The Post's Andrew Marra, in our Story of the Day, tells us that domestic violence charges have been dropped against Yanni, which is welcome news at the Pulp. (Most people run his mug shot, but I prefer to remember him as he was).
The Pulp hates abuse as much as anybody, but this story never added up, as I explained on the original Pulp site a while back. Thank God he's got this off his shoulders.
Now he can get back to making that horrible, horrible music.
The King In other Pulp news, the new site had its debut on Romenesko today, though in a rather osbcure spot. Try to find the reference here. Romenesko is, of course, the greatest blogger of all time. The Pulp aspires to be like him when it grows up. A friend of mine told me I should call this blog Normenesko. I thought about it, too. Here's a little-known Romenesko fact: He works all day in a Starbucks shop in Evanston, Illinois and, on the side, has a Starbucks gossip site. That's right. He knows Starbucks -- which he calls "America's favorite drug dealer" -- as well as he does the national media. It's staggering. The man must be hardwired to that laptop.
Someone Has To Die Tonight II (Here's the second installment of my little tale for your weekend pleasure. First part is below)
When I turned around I saw that this guy was younger than me, probably about 19 or 20. About the same size as me. I got right to the point.
"Do you want to go, motherfucker?" I asked him, getting in his face. "Because if you want to go, I'm ready, motherfucker. I'm ready to fuck you up all over this fucking place. Let's go, motherfucker!"
I was gone. I truly didn't care. It was exhilarating, but I was still scared as shit this whole confrontation thing would backfire. It wasn't the guy. I was worried about a mob-type action. The guy looked at me and said:
"Hey man, I didn't mean anything by it. I've just been fucked over by the newspaper before. I don't like reporters. But you're alright."
I'd scared him. He told me his name and a couple days later I looked it up in the News-Press archive. The guy had been named by police as a suspect in the Rachel Nail rape and murder. He really didn't have anything to do with it — which explains his bitterness. Over the next year, I saw him a couple of times (at a drag race, I remember) and he treated me like I was one of his best friends. It was strange.
Anyway, Jim and I left that scene at four in the morning. And let me tell you something, there was nothing smooth about Travis in his double-wide at 4 a.m. after a night of serious chemical abuse at Timber Trails. He was a degenerated little bastard. I can't go into details here, but none of it was pretty.
I don't think I ever went back to Timber Trails. But Jim, a tall British fellow who was so thin we joked that he looked like a Holocaust victim, did. And he didn't tell me about it, which was a no-no. He and I worked the crime beat together and were basically partners. We covered crack murders together all the time. Once the Fort Myers Police Department arrested the wrong man and we proved his innocence in two days. The charges were dropped. There was also the case of the Finley Carter Funeral Home, where a drug-abusing mortician failed to bury several bodies. They were discovered rotting in a storage shed, many of them melted in the summer heat all over their Sunday best. One exploded. Then police found the mummified bodies of four infants the back of the funeral home. Interesting place, Fort Myers.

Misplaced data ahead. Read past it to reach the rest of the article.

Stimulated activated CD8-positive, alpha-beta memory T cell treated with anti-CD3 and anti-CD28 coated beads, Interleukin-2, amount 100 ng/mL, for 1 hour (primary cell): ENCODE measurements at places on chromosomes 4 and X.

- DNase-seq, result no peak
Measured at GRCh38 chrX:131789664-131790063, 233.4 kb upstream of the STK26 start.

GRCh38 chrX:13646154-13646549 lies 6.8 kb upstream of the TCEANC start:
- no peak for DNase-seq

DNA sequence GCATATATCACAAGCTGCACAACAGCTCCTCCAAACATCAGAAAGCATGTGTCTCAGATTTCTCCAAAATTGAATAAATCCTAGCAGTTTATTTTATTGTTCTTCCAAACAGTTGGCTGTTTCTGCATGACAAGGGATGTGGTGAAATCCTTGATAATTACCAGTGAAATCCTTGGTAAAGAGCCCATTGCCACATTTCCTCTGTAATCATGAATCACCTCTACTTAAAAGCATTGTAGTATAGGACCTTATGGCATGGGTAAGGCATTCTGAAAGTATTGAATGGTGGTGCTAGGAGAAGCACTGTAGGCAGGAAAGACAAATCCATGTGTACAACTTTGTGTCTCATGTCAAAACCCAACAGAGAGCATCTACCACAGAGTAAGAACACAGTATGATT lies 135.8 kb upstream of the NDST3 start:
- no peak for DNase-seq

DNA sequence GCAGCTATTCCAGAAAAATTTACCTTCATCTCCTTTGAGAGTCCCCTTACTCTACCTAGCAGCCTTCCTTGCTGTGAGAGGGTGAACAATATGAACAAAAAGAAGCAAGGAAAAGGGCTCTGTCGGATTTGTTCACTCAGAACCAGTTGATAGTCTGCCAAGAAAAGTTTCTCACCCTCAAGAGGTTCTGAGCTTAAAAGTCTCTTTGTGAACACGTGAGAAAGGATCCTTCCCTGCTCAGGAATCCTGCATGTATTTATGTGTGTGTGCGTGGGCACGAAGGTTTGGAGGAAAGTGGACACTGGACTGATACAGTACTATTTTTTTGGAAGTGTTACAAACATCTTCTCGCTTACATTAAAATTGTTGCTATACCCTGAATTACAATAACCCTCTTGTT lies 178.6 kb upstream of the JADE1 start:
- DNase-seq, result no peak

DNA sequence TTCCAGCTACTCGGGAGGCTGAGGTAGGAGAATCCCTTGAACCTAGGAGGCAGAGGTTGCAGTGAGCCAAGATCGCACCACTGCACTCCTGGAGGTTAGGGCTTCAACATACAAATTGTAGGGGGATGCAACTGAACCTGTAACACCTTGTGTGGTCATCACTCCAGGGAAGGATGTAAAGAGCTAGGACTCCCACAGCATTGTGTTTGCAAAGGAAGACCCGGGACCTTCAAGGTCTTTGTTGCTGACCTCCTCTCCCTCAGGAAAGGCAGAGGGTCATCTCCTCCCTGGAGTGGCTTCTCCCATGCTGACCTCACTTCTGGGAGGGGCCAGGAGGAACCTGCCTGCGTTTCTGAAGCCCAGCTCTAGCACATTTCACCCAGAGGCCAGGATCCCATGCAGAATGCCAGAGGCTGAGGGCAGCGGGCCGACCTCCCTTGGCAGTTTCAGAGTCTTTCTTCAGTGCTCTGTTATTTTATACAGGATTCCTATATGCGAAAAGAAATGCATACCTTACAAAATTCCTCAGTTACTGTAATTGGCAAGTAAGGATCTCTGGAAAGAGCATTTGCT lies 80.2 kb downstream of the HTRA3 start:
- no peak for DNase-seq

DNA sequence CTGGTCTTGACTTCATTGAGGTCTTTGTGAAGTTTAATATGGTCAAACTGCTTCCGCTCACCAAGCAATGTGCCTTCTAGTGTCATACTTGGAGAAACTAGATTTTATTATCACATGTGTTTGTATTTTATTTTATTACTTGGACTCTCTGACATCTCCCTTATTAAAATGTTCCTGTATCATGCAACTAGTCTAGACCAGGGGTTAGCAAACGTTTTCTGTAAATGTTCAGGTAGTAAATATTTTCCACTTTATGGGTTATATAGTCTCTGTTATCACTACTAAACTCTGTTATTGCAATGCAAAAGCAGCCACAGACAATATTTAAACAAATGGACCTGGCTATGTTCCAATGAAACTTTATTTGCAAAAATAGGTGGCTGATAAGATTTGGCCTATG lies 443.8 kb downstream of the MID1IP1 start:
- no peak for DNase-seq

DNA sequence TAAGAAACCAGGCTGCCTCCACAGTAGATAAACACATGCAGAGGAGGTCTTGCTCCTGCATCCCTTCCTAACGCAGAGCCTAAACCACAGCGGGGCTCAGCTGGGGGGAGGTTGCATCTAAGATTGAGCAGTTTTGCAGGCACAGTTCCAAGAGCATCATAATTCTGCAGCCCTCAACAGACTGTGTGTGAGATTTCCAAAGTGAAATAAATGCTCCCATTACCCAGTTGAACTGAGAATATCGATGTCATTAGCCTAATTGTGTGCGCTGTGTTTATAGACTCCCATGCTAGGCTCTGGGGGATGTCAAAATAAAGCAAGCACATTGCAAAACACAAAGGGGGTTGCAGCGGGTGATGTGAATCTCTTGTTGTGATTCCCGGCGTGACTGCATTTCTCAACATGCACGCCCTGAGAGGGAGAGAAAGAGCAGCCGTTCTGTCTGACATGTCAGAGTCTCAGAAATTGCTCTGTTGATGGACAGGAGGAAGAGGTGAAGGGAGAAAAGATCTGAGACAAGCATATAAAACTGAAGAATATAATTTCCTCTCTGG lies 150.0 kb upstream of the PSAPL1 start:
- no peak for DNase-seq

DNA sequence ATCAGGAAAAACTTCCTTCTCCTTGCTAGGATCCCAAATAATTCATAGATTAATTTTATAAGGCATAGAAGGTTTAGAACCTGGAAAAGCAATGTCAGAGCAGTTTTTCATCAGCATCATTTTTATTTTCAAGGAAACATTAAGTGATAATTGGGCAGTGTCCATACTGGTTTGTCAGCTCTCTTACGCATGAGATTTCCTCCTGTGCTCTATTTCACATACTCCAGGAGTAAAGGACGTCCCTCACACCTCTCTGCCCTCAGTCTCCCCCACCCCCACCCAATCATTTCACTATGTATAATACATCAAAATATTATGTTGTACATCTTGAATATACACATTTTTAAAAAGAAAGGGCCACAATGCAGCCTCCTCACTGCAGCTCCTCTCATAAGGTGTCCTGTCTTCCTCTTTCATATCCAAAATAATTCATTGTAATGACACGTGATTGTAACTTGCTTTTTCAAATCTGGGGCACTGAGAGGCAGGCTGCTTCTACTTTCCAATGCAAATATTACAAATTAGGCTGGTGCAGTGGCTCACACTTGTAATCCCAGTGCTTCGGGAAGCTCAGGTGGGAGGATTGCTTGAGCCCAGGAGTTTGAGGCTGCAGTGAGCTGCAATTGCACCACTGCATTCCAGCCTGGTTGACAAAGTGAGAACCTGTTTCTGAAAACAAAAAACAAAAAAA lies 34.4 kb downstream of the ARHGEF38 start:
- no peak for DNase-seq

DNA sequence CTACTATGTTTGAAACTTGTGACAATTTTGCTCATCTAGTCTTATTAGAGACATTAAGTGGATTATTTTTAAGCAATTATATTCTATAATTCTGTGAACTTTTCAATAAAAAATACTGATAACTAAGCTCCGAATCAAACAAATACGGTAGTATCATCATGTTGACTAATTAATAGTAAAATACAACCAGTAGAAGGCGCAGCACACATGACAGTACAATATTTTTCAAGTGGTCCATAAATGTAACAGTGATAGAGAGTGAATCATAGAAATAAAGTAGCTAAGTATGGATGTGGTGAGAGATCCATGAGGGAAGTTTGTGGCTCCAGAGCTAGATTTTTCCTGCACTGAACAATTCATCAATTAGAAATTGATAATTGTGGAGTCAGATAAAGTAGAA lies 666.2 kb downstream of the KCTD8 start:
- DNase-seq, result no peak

Anyway, Jim drove out to the Trails a day or two after that night in a damn Lexus owned by his older girlfriend, who happened to be the Lee County Medical Examiner (and is now his wife). That's right, Jim drove out to the dark heart of redneck Florida all by himself. In a brand new Lexus owned by the county coroner, no less.
And the first thing he did was get stuck in the mud.
I saw him the next day outside the newspaper, where we smoked cigarettes every day. The side of his face had obviously been beaten. When I saw the black and blue I knew instinctively that he'd gone back to the Trails. And I was real pissed that he'd gone out there without telling me.
Jim reluctantly told me the story. After he got stuck in the mud, a kid named Anton just hauled off and punched him in the face. Probably for being a British guy in a shiny Lexus at Timber Trails. Jim stood there and took it. Didn't retaliate. Probably was the only smart thing he did — or didn't do -- that whole night. He was surrounded by punks and just when it looked like curtains, a friendly native intervened and helped him move the Lexus out of that mud.
That was Jim. When he went to get a story, he got the damn thing, even if it knocked him upside the head. It was a magnetic pull — and it made him one of the best journalists I've ever worked with.
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So we kept working the Lords of Chaos thing on and off (Gannett wound up nominating our stories for the stanking Pulitzer), but Dick Clark's company dropped the ball on the movie. They kept trying to get Alicia Silverstone, who was supposedly hot at the time, for the female lead and she sort of toyed with the idea, went back and forth, before rejecting it. That killed the project.
Jim wound up in rehab and I left the paper in 1998, after staying at least a year too long. Jim, now married to the medical examiner, vacated the News-Press at the same time with a plan to do a book on the Lords of Chaos. He became a regular visitor on Florida's Death Row and became more familiar with Kevin "God" Foster that you would believe.
Jim was even enlisted in Foster's plot to kill a few witnesses.
(Okay, I thought I was going to be able to wrap this story up today, but it'll have to end in Monday morning's post. Thanks for tuning in).